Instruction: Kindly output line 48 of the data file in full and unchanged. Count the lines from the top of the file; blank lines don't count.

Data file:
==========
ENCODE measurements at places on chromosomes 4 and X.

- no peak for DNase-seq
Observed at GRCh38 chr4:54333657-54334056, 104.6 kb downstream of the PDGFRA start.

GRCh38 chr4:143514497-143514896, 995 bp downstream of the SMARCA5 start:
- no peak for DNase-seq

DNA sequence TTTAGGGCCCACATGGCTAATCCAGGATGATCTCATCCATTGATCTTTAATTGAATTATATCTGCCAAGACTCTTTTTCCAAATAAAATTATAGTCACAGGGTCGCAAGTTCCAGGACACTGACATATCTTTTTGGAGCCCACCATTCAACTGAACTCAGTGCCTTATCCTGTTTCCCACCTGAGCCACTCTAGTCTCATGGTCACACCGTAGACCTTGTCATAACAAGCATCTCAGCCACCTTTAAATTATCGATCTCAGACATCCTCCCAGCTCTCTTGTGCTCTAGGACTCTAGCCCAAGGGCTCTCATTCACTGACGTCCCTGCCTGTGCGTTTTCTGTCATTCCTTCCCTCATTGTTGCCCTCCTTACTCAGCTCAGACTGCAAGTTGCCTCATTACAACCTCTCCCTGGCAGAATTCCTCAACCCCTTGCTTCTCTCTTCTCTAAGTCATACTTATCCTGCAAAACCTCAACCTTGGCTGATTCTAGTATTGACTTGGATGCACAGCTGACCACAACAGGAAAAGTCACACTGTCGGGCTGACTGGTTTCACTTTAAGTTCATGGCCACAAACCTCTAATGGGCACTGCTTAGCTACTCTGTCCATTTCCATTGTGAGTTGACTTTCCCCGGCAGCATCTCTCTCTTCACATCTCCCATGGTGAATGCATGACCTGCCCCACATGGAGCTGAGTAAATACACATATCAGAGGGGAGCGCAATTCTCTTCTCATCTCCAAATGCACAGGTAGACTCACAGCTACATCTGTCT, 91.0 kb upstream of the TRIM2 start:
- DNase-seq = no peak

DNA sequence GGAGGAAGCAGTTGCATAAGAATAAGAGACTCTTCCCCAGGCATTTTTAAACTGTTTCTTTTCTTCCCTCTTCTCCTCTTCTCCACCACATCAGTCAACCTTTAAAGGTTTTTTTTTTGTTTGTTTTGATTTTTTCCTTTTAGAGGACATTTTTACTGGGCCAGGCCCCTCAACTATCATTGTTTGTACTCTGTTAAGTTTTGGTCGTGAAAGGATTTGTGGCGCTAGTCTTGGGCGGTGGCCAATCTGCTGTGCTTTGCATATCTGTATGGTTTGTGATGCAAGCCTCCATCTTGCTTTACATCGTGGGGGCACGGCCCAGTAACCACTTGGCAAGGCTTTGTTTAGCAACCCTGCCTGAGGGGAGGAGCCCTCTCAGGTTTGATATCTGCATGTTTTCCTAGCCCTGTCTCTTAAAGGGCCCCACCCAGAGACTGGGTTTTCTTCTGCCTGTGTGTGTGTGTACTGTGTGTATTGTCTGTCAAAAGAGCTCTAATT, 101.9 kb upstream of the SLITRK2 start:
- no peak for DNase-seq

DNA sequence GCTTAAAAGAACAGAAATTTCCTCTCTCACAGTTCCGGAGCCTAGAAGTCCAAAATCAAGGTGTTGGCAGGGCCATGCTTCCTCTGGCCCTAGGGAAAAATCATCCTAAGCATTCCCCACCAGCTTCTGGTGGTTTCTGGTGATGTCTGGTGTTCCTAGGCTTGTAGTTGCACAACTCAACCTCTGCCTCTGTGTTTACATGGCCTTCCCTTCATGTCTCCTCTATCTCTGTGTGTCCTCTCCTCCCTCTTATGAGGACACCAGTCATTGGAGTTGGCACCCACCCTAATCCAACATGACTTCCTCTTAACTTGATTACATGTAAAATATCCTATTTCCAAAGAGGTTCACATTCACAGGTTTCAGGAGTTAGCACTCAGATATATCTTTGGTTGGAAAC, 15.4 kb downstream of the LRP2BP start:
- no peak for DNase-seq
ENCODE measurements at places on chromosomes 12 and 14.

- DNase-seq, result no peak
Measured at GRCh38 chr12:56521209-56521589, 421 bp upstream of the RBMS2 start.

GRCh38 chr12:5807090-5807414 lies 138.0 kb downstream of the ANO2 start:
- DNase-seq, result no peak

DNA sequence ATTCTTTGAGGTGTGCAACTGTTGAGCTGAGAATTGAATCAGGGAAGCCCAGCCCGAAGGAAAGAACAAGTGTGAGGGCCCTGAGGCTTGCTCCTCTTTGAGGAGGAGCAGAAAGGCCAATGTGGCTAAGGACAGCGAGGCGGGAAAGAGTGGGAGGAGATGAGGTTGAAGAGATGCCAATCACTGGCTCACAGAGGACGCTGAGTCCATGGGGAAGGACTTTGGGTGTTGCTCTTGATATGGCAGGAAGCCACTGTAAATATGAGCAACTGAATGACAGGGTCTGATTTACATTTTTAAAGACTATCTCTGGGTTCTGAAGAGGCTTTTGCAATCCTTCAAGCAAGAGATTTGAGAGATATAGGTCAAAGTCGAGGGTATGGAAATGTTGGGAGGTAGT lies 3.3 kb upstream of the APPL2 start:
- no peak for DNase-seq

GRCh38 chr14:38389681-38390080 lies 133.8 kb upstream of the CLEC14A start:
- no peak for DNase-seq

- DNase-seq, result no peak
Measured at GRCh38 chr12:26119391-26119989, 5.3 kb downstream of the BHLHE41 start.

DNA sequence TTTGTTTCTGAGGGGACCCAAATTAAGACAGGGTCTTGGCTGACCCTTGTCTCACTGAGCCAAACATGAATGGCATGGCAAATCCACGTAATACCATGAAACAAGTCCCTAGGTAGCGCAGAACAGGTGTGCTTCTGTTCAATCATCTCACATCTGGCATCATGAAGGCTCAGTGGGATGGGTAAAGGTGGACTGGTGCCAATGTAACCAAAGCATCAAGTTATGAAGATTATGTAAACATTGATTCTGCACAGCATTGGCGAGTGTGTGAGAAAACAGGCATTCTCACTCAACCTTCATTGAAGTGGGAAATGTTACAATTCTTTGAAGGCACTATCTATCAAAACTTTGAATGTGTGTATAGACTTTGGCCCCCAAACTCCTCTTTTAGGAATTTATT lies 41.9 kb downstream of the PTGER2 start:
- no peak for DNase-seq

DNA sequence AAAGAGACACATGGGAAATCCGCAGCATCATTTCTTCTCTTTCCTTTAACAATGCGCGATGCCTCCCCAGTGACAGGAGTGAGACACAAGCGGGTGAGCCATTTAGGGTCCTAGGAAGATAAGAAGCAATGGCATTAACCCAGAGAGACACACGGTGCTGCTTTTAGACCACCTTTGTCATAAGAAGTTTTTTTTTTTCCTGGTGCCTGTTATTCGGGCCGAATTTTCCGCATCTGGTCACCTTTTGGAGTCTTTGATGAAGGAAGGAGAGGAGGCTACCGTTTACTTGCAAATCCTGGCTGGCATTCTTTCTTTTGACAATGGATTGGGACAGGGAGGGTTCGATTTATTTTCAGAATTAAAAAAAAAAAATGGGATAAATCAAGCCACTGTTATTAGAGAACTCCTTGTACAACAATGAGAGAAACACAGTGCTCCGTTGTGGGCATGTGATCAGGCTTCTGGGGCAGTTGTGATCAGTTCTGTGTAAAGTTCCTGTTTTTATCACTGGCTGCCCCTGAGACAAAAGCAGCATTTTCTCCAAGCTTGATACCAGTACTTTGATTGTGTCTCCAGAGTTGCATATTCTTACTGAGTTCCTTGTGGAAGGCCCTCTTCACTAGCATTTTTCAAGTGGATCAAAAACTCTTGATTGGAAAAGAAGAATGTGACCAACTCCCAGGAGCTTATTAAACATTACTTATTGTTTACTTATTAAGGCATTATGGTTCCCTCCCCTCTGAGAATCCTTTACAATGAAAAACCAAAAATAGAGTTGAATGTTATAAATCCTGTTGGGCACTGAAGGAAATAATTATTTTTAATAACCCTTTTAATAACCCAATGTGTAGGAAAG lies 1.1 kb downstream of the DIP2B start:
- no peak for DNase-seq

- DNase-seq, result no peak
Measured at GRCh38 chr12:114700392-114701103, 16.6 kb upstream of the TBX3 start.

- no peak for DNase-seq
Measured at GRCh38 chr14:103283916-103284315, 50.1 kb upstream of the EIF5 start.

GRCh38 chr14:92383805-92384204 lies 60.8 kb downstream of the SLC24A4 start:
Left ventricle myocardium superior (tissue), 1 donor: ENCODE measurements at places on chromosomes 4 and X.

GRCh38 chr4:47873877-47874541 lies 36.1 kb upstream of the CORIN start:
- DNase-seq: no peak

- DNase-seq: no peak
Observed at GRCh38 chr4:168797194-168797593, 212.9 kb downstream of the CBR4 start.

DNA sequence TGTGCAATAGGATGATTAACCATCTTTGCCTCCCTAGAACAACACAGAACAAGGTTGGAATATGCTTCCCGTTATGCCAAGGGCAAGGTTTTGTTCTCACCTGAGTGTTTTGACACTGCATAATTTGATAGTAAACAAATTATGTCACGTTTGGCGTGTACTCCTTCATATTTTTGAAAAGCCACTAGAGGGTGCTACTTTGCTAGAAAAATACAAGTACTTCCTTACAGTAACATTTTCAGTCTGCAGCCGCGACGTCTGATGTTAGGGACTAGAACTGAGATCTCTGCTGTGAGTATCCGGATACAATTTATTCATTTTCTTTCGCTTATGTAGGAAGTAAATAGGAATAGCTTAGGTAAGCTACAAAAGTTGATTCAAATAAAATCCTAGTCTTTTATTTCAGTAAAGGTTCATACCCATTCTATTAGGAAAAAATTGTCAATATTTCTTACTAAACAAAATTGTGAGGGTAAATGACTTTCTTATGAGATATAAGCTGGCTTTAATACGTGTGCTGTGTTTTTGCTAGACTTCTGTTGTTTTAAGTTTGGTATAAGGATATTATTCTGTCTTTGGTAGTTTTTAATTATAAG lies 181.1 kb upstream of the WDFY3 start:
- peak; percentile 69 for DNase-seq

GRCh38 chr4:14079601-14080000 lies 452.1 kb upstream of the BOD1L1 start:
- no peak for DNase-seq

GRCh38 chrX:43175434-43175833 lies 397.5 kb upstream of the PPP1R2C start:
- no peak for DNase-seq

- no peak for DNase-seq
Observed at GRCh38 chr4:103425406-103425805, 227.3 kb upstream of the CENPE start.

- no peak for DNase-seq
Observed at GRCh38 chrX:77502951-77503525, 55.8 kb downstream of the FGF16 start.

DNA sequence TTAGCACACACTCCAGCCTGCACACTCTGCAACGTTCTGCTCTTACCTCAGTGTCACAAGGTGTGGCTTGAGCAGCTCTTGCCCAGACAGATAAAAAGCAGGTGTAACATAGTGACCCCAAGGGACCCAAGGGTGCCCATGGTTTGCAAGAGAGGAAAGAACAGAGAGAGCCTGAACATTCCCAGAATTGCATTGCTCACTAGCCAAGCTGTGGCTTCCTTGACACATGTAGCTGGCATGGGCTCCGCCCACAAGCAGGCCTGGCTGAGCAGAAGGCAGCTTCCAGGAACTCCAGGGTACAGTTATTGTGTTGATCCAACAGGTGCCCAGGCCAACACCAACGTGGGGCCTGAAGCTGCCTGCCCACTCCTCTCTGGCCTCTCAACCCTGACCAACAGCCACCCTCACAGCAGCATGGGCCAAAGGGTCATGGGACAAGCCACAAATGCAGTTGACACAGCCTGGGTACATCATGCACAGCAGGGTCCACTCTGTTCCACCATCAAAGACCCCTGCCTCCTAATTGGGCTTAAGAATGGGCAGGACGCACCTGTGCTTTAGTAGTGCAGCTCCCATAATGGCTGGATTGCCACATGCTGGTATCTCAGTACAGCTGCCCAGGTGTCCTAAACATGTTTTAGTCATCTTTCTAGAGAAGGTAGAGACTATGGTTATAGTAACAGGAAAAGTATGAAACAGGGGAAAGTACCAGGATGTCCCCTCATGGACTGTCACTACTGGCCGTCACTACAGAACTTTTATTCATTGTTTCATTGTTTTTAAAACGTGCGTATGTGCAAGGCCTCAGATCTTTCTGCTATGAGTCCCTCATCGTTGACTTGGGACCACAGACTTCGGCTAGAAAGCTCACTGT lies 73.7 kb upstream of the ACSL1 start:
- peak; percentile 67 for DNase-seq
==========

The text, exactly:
- peak; percentile 67 for DNase-seq